Key One; Nurturing Curiosity, a wonderful gift for your child and yourself

When we went to live in Italy, I was the one who could speak Italian. There was a moment where I didn’t understand a joke that the kids were sharing in the car with their friends. In that instant I knew that they had surpassed me in their Italian, I knew from then on I would always be keeping up with them. That they are now fluent in two languages is, to me, invaluable. They will always now have that skill. I think that giving kids the opportunity to learn another language is wonderful. Like learning an instrument, it will always be there for them to access. Somebody once said to me ‘But where did they learn how to speak and read Italian?’ and I said ‘They learnt through life and through being curious about the language and through living in Italy.’ Which is the truth.


Kids are endlessly curious. I have a book in which I write down the children’s curious questions. I haven’t done it for a while but already there are so many questions that I definitely can’t keep up. Nor can I answer all the brilliant questions that they ask. Kids are born curious. One of our daughters would just watch people quietly for a long time when she was a baby, she was in that moment being curious.

Curiosity and play I think are interlinked. If you think about how kids learn about things like what food is nice, what isn’t, what tastes off, what tastes good. This is all through a natural curiosity. Our son loved fire as a child, he was so curious about it. He really liked to play with fire. His curiosity challenged his need to be safe at times. I remember asking if he would like to know a little bit more about fire, when he was very small. He said ‘yes’. I got a very dry piece of newspaper and a lighter and I lit the bottom corner and within two seconds the whole piece of paper was up in flames. His curiosity was still there but through showing him what a flame can do I think I taught him in that moment how powerful fire can be. Not to shame him but to give him a perspective. The girls still talk about that day. That was where curiosity and learning came together through experience.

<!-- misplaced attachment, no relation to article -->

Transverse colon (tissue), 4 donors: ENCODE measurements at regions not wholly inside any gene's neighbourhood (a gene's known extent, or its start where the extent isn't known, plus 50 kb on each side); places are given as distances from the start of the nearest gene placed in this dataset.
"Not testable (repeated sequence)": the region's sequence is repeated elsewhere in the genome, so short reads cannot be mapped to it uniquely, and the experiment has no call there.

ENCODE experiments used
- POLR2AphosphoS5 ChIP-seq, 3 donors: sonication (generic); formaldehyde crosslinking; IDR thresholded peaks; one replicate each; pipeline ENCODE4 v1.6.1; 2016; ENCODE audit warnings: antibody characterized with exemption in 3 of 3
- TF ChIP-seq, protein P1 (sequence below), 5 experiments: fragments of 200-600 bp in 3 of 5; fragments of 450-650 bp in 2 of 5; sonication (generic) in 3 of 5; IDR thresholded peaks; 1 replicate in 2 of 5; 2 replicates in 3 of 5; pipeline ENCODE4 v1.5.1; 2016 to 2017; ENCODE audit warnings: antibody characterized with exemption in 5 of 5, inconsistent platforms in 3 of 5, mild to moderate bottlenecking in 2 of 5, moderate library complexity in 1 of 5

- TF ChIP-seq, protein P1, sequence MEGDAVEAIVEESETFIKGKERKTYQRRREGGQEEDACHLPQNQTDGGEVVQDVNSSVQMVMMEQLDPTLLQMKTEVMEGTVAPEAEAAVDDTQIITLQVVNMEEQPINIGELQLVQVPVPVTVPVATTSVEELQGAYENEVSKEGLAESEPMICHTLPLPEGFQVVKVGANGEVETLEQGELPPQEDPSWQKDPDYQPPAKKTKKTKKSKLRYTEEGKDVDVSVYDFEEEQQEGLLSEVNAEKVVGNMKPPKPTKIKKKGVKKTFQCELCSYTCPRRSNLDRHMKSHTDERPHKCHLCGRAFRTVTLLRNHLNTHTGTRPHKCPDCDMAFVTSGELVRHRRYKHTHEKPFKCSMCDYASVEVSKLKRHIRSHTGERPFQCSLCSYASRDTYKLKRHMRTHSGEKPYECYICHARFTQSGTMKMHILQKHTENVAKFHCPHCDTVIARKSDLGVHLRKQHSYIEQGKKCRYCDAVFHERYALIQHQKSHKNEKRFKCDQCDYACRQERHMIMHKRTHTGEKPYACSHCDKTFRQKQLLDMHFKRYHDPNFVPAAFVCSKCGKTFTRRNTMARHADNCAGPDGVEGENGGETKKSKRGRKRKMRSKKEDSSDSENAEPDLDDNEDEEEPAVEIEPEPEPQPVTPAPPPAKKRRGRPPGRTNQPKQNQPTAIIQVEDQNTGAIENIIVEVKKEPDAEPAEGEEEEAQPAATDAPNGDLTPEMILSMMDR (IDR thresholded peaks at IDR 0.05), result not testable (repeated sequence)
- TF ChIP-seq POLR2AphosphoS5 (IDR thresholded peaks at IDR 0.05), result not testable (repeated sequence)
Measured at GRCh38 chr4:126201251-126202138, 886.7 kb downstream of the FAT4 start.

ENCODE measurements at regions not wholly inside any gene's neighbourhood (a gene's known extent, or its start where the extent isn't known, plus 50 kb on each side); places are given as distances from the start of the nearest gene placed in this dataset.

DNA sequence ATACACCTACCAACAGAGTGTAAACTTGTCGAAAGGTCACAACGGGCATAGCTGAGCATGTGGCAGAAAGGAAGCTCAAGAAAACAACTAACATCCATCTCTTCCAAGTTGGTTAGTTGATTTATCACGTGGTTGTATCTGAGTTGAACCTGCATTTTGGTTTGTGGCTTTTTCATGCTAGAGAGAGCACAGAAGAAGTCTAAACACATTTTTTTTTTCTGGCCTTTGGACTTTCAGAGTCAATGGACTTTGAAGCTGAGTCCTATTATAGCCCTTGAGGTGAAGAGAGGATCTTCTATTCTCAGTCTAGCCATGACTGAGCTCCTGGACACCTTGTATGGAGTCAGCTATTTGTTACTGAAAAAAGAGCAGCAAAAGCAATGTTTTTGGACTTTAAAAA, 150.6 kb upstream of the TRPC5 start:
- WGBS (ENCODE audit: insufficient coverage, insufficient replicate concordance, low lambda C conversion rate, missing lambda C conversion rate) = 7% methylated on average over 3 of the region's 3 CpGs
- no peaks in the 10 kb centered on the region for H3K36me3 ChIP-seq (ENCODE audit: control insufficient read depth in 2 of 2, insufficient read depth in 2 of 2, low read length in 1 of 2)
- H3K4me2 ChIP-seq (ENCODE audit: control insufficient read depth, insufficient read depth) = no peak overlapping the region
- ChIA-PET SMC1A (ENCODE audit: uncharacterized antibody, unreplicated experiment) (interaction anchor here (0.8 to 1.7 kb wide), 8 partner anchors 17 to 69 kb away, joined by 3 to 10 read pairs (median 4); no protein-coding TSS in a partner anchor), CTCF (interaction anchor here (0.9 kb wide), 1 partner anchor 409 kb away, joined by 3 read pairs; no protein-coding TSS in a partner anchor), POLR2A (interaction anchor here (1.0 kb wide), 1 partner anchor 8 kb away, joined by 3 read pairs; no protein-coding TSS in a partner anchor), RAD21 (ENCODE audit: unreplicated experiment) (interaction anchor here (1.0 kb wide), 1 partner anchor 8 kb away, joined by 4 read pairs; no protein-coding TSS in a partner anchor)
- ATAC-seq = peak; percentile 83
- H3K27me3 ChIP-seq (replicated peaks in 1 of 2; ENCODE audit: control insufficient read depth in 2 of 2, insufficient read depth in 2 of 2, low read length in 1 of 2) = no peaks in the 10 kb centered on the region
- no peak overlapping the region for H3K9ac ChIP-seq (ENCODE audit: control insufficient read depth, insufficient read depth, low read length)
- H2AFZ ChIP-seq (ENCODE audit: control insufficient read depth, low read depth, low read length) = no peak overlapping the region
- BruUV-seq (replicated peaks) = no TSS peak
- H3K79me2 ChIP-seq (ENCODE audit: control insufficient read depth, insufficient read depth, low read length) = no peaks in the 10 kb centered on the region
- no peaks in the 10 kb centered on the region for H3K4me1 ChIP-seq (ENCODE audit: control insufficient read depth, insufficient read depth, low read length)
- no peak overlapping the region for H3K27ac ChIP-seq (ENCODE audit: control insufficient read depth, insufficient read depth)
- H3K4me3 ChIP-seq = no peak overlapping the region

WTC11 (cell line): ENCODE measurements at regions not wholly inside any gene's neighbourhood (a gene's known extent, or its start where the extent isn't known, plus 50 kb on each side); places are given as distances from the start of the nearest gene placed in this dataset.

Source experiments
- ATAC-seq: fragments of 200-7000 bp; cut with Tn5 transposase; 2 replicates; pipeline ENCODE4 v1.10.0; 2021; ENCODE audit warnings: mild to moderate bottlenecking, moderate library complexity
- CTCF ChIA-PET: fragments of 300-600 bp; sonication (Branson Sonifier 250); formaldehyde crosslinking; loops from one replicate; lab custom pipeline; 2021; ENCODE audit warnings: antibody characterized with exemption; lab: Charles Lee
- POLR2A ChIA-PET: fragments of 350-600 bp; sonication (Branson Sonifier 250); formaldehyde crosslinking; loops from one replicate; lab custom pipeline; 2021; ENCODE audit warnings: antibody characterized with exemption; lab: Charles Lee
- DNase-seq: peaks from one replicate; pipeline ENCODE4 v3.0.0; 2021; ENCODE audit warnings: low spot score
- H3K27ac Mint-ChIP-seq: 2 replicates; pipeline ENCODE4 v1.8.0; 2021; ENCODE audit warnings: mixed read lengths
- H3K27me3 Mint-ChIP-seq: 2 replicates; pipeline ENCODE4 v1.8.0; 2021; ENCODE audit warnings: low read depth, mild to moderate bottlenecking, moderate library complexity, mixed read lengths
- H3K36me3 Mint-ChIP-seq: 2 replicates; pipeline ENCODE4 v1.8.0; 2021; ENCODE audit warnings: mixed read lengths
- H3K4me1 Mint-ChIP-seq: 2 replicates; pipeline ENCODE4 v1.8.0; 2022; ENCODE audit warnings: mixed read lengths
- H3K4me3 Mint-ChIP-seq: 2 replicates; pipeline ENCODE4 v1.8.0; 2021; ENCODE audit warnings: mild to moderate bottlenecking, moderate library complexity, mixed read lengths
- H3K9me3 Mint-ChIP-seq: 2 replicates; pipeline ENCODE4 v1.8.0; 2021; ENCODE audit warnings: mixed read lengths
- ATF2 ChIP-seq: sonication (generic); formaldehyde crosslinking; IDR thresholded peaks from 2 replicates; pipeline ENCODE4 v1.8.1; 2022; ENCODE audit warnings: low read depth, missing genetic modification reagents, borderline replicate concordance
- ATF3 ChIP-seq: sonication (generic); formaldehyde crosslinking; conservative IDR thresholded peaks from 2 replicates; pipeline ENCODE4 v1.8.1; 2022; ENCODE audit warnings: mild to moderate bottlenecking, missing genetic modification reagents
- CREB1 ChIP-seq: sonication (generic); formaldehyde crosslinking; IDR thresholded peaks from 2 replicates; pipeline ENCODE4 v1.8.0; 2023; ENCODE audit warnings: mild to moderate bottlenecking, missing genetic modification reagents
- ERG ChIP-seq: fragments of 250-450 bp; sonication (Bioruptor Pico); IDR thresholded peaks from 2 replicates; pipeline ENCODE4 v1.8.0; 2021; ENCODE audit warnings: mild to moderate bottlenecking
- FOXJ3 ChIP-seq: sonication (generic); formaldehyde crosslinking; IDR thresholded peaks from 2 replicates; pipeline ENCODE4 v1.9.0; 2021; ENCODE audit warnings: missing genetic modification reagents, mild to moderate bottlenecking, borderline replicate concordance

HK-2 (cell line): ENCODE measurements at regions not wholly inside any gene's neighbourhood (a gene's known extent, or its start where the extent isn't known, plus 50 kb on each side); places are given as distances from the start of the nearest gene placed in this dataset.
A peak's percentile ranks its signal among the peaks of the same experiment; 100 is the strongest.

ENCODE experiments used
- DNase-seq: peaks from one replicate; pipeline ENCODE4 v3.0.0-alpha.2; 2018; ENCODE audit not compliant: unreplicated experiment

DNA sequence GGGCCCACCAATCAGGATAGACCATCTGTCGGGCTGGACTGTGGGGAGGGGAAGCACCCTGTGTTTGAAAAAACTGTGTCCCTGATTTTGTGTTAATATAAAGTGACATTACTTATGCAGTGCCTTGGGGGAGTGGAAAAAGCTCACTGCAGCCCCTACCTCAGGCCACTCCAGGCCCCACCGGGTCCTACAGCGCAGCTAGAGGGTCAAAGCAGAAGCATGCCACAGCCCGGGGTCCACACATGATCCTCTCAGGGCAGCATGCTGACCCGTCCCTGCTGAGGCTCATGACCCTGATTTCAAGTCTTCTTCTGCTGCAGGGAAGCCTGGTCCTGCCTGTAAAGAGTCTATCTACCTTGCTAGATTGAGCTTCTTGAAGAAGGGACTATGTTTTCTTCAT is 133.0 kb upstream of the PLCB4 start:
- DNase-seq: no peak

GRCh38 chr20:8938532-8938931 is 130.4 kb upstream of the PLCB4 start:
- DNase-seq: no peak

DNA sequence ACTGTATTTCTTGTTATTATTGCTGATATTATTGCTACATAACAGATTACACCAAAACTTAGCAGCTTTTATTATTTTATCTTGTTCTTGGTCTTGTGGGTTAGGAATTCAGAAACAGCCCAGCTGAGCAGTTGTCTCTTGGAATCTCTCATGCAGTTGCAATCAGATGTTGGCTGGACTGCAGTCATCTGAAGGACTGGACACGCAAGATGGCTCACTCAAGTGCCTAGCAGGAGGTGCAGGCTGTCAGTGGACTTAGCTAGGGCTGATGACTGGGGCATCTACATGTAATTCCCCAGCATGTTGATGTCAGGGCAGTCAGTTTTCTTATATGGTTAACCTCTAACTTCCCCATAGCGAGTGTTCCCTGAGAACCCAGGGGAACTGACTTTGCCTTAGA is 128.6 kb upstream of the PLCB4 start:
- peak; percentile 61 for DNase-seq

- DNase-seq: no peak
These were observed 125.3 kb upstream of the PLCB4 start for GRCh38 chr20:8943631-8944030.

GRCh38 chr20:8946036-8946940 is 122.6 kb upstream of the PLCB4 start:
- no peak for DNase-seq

I want our kids to stay curious. I try as an adult to stay as curious as possible, I love to know about people’s lives, how people live, how they feel about things. I have learnt so much about other people’s perspectives on the world. I think that to remain curious, in some ways is to remain alive and open to the world.



How curious are you about those closest to you? Or have you stopped being interested?

Can you ask your partner or significant other or best friend to tell you something new about him or her?

What do you step away from asking questions about because you assume it will be boring, or make you feel uncomfortable?

What happens to you when you are around very curious people or children? How does it make you feel?



Ask your children about their lives and listen to their replies. Ask them about their feelings.

Ask them to tell you something about them that you don’t know.

Invite them to ask you something about you that they don’t know.

Listen for questions and stop and answer them, or if you can’t in that moment, let your child know that you will get back to them with an answer.

If they are curious and you don’t know an answer, look it up with them or encourage them to find out for themselves.

Learn the games that they are playing.

Be curious about their lives, who they like, what they like, why they like things.

Stay curious yourself about the world around you. Did you know that a May fly only lives for a day? And that the Ohioan wood frogs freeze in the winter, so much so that their hearts stop? Think about it. Show them your curiosity for life. Even if it is hard to find right now, like flexing a muscle, it is there and sure was there when you were a child.


‘Curiosity is the engine of interaction, blow on this fire till it rages, do not direct it, celebrate it in all its forms, it will unlock enlightenment and human fulfillment’ A.E.Rogers/Jump, Fall, Fly


This is an extract from Jump, Fall, Fly from schooling, to homeschooling, to unschooling. Available here